Exactly twenty years back Aung San Suu Kyi was released from the first of her house arrests and on 4 October 1995 went to visit the revered U Vinaya’s* monastery in the Kayin State – her first journey outside Yangon in six years.
She wrote of the journey with some lyricism in a couple of pieces titled, The Road to Thamanya – narratives which are rich with the fragrance of long-awaited freedom and the suppressed excitement of a child setting off on an adventure. The deep sense of connection she feels with the Burmese countryside is evident as she describes white stupas wreathed in morning mist and bamboo fences with their delicate frieze of flowering vines. Everything appears magical in the early morning light and the discomfort of travelling in a car in an “indifferent state of repair” cannot dampen her spirits – despite the car radio unceremoniously falling off and the first-aid box, firmly ensconced at the back, suddenly found nestling by her feet!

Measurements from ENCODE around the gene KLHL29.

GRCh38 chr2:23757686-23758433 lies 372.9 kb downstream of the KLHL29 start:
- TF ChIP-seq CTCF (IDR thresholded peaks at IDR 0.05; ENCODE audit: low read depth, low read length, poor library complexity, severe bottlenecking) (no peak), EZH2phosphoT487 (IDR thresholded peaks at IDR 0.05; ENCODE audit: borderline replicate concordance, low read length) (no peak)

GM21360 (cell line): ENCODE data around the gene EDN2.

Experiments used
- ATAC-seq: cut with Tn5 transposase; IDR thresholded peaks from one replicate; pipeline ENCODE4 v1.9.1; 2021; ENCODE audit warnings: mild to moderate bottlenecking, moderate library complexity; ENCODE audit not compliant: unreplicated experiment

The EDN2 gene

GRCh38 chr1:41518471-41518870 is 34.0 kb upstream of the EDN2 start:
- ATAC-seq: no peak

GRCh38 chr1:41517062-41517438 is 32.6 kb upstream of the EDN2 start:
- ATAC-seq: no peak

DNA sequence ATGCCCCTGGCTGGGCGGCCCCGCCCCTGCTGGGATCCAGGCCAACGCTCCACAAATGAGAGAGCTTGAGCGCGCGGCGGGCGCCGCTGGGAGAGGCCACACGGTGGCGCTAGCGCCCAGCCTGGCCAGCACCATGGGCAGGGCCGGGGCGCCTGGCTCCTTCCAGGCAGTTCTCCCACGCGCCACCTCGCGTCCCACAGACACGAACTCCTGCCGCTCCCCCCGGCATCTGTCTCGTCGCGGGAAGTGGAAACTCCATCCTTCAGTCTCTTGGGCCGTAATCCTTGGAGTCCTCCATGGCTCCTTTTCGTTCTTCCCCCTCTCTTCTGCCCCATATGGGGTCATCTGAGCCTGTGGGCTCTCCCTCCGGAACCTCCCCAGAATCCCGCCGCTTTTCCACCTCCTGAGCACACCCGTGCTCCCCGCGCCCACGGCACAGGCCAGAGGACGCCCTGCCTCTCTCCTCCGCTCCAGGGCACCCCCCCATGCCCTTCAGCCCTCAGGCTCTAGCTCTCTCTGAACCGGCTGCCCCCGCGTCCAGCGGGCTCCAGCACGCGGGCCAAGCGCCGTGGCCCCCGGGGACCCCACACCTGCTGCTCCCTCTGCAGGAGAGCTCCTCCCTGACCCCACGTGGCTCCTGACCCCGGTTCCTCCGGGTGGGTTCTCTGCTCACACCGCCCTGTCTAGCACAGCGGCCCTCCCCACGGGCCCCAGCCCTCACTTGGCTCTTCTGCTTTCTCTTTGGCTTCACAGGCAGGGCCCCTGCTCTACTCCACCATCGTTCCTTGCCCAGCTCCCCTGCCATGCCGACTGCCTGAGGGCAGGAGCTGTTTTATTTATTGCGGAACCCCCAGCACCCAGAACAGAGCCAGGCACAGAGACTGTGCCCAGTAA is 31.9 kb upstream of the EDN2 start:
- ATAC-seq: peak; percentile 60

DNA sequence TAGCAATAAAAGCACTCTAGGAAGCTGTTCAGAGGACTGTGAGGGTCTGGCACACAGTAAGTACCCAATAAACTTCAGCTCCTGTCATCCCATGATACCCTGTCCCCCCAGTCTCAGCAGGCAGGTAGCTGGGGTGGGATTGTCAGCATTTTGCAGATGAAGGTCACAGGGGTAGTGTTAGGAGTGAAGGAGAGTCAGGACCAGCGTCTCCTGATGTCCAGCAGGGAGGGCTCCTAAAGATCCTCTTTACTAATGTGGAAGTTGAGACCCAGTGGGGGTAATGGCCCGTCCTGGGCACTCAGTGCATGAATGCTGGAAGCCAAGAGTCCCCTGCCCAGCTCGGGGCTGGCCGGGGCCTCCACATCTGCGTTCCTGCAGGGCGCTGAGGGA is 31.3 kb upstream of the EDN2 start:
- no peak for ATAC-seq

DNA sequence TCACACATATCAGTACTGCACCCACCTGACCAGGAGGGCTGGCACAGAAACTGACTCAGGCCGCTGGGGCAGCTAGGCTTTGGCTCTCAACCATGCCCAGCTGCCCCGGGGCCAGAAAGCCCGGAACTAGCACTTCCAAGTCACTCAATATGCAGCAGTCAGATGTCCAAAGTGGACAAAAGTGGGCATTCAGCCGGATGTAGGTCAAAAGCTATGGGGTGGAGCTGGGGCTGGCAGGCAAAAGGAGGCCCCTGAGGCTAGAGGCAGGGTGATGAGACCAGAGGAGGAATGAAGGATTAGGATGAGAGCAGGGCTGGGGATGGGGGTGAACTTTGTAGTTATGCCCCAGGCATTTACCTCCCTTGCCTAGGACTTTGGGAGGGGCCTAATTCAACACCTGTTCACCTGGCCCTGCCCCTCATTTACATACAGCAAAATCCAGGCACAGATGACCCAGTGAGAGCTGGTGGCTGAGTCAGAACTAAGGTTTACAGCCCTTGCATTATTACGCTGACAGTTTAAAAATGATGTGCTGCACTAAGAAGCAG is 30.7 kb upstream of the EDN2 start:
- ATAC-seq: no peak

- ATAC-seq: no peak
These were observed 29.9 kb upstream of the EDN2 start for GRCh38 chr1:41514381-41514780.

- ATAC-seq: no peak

As she passes through the smaller townships of the Mon State there is a distinct softening of her tone as she describes the NLD offices, modest huts perched on slender bamboo poles, “These [NLD] signboards, brilliantly red and white, are a symbol of the courage of people who have remained dedicated to their beliefs in the face of severe repression, whose commitment to democracy has not been shaken by the adversities they have experienced. The thought that such people are to be found all over Burma lifted my heart…”